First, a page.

Erdogan also stressed that further democratization is the
sole remedy for the problems in the region. Mayors of 57
municipalities in Turkey's east and southeast Turkey
governed by pro-Kurdish DEHAP called on the PKK to end its
armed fight against the Turkish state `unconditionally.' In
a joint press statement, the DEHAP mayors welcomed
statements by the PM suggesting that the Kurdish question
would be solved without making compromises on
democratization. Osman Baydemir, the mayor of Diyarbakir,
said on behalf of the other mayors that the Turkish Republic
had been founded by the grandfathers of all, and that
everyone should learn to live together. Baydemir said the
growing uncertainties over Turkey's EU accession and the
rising armed conflict in the southeast placed
responsibilities on politicians, NGOs, and civilians in
Turkey. He stressed that the region is largely
underdeveloped, but said it would be wrong to see the
problem purely as a matter of security and economic
development. The PKK said yesterday that it will not stage
attacks during the stay of the PM in Diyarbakir. Kurdish
activist Leyla Zana and other former Kurdish
parliamentarians also welcomed Wednesday's statement by
Erdogan, describing it as `courageous, necessary and
important.' The former MPs said Erdogan's remarks were a
departure from Turkey's traditional state policies. An EU
ambassador in Ankara said Europe expected Erdogan to
announce a fresh package of measures to develop the region
and end terrorism. The main opposition CHP leader Deniz
Baykal lashed out at Erdogan for engaging in a `political
flirt' which may damage Turkey's struggle against terrorism.
`The AKP government cannot see the political project behind
terrorism, which lays out demands that go beyond a mere
recognition of identity,' Baykal said. He argued that
changes which are to be made under the pretext of
`democratization' will result in a partition of Turkey.
`Iraq is an example of this,' Baykal said. The northern
Iraq Patriotic Union of Kurdistan (PUK) representative in
Ankara, Bahros Galali, said the PUK is ready to provide full
support to the process pledged by Erdogan.
Survey on Social and Economic Conditions in Diyarbakir:
According to a survey carried out by the municipality,
chambers of trade, and NGOs in Diyarbakir, 55 percent of the
1,362,708 residents in the city are unemployed, "Hurriyet"
reports. The absolute poverty rate stands at 39.7 percent.
207,249 citizens applied to the governor's office to receive
food aid in 2003. The literacy rate is 69.57 percent, and
university graduates make up just 5.6 percent of the
population. The literacy rate among Diyarbakir women is
55.37 percent, but 42.38 of women in the city have received
no education. Only 38.60 percent of girls are allowed to
attend school, far below the overall rate of 68.10 in
Turkey. 15,000 children between the ages of 7-15 work on
the streets. 23 percent of them are not attending school,
and 43 percent are drug addicts. 68.6 percent of pregnant
women do not go to hospital for delivery. 0.57 percent of
babies in Diyarbakyr die at birth, higher than the average
figure of 0.43 percent for Turkey. 41.90 percent of the
buildings in the city are illegally constructed. There are
80,000 people living in shantytowns on the outskirts of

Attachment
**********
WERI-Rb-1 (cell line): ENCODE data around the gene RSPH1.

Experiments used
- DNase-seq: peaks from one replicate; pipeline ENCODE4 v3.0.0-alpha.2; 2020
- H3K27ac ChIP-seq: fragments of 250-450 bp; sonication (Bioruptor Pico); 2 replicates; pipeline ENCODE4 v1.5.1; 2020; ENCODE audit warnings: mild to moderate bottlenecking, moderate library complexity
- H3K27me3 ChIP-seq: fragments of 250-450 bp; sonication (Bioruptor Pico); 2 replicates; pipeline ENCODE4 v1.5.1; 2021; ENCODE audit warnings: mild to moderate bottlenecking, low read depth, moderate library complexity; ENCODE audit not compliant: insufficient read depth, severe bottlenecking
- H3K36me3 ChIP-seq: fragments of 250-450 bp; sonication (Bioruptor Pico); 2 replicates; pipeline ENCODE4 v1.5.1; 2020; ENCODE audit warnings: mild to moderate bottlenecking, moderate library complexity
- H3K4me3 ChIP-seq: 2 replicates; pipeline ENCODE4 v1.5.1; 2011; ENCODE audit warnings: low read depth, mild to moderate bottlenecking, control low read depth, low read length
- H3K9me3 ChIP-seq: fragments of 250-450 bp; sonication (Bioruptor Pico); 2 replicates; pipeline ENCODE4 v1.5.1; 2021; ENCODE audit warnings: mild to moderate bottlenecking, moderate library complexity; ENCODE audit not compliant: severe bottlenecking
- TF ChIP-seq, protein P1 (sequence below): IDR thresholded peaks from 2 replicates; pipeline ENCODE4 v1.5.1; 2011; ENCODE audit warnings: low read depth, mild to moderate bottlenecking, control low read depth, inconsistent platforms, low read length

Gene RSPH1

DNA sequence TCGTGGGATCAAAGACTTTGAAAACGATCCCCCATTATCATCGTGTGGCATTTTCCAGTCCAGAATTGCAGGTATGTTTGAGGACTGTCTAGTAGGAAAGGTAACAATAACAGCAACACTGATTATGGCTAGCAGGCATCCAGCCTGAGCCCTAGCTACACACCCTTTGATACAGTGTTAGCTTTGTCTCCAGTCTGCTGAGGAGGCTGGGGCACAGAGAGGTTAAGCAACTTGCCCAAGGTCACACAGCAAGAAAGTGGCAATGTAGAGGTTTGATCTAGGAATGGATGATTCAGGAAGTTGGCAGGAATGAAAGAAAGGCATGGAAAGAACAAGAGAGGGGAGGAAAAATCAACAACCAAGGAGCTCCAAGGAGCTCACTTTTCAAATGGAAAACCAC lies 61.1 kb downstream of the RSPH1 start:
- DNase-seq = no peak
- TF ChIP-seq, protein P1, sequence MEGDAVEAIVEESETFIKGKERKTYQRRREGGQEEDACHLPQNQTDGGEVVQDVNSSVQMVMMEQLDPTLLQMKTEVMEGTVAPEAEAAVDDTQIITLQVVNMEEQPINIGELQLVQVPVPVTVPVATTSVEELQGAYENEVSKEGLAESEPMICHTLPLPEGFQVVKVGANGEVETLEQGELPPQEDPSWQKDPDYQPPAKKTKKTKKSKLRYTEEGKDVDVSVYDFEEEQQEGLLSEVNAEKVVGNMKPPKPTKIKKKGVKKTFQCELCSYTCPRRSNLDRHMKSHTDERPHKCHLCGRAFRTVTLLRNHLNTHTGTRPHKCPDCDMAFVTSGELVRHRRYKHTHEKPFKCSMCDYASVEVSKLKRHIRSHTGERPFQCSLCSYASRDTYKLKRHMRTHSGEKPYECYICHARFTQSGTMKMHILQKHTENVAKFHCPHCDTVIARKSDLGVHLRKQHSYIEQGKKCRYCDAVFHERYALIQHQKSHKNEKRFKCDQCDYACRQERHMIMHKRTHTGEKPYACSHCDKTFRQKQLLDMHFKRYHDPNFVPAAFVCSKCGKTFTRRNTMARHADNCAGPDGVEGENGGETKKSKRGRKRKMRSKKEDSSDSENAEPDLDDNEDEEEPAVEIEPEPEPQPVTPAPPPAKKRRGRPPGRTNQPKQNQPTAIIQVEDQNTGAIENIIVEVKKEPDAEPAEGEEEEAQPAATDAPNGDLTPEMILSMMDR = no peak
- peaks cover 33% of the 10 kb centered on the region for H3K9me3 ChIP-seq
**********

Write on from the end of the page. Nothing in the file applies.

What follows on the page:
Diyarbakir. The priovince's per capita income is 1,313 USD,
making Diyarbakyr 54th among Turkey's 80 provinces.
Ereli on US, Turkey, Iraq Security Talks, PKK: US State
Department Spokesman Adam Ereli said that the three-party
security talks among the US, Turkey, and Iraq in Washington
were `very productive' discussions aimed at combating
terrorism. `A particular focus of the discussions was the
PKK and its affiliates, and how we could all cooperate to
eliminate the terrorist threat to Turkey from northern
Iraq,' Ereli emphasized. Ereli noted that two US army
commanders would travel to Ankara soon to discuss military
tactics for fighting the PKK. Ereli also said that the US,
Turkey, and Iraq had agreed to set up working groups for
further technical discussions.
US Seeks Breakaway Arab Republic in Iran: The US has
prepared war plans to break off the oil-rich province of
Kuzistan from Iran, "Hurriyet" reports from Washington.
According to the report, which is based on `intelligence
sources,' the US will first heavily bomb Iranian nuclear
facilities. US military operations will be supported by the
People's Mujahedin organization in Iran. Kuzistan, a
province with a majority of Shiite Arabs, will be declared
the `Ahvaz Democratic Arab Republic' following the initial
military operation. The US is also busy making plans to
incite a revolt of Azeris and other minority groups in Iran,
according to the report.
Iraqi Journalists Visit Turkey: A delegation of Iraqi
journalists visited the Turkish Journalists Association
(TGC) in Istanbul yesterday as the guests of the Turkish
Foreign Ministry (MFA) and the Directorate General of Press
and Information (BYEGM), papers report. The head of the 21-
member of Iraqi delegation, Azad Muhamed Ali, said that
there had been no press freedom during the former Saddam
Hussein regime in Iraq. `The Saddam Hussein regime meant
terror, restriction of freedoms, mass killings, and total
destruction of some villages and towns,' Ali stressed. A
woman Iraqi TV journalist, `Ms. Suzan' said that there had
been no occupation of Iraq. `Americans, the British, and
troops from other coalition countries came to Iraq to
establish of security. They will leave when peace is